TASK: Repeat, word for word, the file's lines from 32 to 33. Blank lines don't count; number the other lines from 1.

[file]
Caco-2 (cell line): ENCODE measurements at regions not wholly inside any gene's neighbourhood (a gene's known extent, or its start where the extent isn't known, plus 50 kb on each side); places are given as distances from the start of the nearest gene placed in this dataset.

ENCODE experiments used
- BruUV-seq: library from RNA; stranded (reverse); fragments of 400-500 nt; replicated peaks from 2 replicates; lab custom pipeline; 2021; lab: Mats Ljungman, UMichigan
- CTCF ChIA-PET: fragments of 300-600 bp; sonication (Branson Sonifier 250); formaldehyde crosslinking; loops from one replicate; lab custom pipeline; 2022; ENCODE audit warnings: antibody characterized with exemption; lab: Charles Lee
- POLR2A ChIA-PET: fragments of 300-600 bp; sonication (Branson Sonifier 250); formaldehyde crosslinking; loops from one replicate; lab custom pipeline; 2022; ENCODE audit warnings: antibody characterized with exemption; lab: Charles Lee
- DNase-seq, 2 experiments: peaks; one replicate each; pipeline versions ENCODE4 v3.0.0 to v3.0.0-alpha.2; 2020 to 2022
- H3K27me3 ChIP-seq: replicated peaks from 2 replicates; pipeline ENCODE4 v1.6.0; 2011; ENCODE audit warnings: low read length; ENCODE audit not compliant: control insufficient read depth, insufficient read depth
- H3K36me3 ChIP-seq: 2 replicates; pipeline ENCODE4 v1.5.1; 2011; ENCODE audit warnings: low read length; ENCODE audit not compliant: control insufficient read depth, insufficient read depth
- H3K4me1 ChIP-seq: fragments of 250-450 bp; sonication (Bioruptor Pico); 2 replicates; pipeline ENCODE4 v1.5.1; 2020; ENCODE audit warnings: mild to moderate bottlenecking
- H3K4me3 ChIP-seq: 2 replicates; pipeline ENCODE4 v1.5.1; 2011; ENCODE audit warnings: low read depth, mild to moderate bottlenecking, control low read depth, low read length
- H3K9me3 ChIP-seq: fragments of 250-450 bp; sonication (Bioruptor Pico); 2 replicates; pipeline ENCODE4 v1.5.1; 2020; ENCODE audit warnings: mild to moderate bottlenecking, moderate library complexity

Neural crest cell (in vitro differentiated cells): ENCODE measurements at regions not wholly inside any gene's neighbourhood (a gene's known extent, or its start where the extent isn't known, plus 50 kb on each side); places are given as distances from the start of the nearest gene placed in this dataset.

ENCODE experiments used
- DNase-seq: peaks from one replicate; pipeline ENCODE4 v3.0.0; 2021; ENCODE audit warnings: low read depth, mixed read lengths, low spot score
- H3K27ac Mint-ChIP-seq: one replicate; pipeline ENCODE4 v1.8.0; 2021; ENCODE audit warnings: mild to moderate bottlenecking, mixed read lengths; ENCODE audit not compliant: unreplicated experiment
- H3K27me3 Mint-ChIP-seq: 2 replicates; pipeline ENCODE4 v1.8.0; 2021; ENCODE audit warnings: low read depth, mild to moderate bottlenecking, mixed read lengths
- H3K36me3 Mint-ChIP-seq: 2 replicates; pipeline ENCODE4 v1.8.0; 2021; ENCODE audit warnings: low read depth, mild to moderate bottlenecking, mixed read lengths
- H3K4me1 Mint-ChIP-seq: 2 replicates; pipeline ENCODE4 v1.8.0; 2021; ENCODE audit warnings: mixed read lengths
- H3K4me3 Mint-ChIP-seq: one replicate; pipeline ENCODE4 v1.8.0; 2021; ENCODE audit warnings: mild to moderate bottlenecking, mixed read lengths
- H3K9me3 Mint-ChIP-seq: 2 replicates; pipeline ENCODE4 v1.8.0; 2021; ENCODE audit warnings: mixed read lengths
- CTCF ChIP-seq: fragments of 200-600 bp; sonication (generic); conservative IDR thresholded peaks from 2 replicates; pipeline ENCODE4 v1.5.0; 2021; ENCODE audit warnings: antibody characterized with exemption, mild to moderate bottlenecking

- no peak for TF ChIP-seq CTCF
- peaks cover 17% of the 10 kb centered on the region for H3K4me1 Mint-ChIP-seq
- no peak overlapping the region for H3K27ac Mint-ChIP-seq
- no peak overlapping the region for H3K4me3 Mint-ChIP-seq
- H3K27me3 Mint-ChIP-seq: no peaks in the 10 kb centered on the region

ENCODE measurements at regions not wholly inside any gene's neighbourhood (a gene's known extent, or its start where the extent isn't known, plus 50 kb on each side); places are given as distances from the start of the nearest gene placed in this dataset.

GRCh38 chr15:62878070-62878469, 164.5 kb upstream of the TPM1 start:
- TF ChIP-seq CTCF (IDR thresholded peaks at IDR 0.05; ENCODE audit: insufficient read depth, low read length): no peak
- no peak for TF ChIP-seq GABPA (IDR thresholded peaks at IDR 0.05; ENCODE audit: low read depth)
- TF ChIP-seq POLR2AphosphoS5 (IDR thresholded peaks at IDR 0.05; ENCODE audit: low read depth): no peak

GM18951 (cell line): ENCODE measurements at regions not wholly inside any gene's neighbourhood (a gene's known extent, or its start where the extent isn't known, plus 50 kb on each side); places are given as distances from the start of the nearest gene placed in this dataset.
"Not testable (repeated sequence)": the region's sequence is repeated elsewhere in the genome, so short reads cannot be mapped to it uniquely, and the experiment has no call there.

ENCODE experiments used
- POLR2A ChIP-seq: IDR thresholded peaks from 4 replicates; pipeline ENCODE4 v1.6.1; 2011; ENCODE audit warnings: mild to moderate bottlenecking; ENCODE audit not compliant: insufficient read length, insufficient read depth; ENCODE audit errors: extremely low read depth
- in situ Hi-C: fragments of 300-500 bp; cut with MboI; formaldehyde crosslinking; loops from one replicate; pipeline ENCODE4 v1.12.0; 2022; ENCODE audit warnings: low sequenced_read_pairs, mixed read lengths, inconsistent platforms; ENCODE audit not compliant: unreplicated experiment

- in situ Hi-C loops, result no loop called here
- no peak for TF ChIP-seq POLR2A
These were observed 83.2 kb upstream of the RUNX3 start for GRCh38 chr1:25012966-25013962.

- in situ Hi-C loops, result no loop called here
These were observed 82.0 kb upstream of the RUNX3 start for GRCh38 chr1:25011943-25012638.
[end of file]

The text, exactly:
GM18951 (cell line): ENCODE measurements at regions not wholly inside any gene's neighbourhood (a gene's known extent, or its start where the extent isn't known, plus 50 kb on each side); places are given as distances from the start of the nearest gene placed in this dataset.
"Not testable (repeated sequence)": the region's sequence is repeated elsewhere in the genome, so short reads cannot be mapped to it uniquely, and the experiment has no call there.